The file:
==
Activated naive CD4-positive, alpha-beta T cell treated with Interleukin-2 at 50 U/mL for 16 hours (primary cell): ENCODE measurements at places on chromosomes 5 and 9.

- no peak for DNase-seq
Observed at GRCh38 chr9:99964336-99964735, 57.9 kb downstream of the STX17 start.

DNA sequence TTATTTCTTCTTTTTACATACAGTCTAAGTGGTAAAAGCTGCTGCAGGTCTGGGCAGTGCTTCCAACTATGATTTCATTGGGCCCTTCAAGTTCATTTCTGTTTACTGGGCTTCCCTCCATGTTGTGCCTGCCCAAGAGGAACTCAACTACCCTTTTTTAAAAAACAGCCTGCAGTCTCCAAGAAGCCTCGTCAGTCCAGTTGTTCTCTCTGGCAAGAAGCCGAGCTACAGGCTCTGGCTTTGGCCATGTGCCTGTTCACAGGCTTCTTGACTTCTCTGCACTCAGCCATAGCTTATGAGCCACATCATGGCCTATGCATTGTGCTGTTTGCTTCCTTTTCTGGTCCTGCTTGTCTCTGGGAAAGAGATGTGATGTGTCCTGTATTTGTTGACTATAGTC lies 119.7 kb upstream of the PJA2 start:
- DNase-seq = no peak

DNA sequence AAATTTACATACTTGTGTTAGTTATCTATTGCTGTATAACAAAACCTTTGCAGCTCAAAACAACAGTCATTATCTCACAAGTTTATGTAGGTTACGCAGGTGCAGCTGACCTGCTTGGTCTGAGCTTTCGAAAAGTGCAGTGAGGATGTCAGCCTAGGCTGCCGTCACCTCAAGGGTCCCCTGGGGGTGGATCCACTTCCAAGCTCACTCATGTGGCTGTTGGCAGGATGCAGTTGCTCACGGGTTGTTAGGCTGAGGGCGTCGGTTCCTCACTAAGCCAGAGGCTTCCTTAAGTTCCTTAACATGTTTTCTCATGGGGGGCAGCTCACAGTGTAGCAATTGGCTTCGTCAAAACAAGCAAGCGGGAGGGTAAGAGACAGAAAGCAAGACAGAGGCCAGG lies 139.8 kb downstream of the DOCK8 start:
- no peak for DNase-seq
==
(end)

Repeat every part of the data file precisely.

Activated naive CD4-positive, alpha-beta T cell treated with Interleukin-2 at 50 U/mL for 16 hours (primary cell): ENCODE measurements at places on chromosomes 5 and 9.

- no peak for DNase-seq
Observed at GRCh38 chr9:99964336-99964735, 57.9 kb downstream of the STX17 start.

DNA sequence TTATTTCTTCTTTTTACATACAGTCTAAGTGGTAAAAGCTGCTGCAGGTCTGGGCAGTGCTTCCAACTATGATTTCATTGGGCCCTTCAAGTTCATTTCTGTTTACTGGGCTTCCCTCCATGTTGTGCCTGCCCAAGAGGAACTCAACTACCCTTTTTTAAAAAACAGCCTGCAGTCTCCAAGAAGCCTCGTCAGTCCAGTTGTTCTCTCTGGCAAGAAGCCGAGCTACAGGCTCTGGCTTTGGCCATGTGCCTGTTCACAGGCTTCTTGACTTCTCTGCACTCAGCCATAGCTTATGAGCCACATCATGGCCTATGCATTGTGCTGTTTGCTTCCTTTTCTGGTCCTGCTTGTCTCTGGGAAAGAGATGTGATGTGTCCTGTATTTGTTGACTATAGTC lies 119.7 kb upstream of the PJA2 start:
- DNase-seq = no peak

DNA sequence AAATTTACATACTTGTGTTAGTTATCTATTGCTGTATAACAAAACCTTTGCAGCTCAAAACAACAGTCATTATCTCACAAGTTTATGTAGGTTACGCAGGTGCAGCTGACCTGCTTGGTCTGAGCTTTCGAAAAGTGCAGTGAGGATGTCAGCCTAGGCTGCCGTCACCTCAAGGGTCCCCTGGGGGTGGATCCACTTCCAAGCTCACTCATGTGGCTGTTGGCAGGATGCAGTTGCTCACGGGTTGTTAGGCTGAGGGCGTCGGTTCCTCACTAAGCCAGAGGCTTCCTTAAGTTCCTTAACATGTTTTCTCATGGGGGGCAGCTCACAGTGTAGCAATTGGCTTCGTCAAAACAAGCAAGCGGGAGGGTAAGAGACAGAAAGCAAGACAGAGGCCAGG lies 139.8 kb downstream of the DOCK8 start:
- no peak for DNase-seq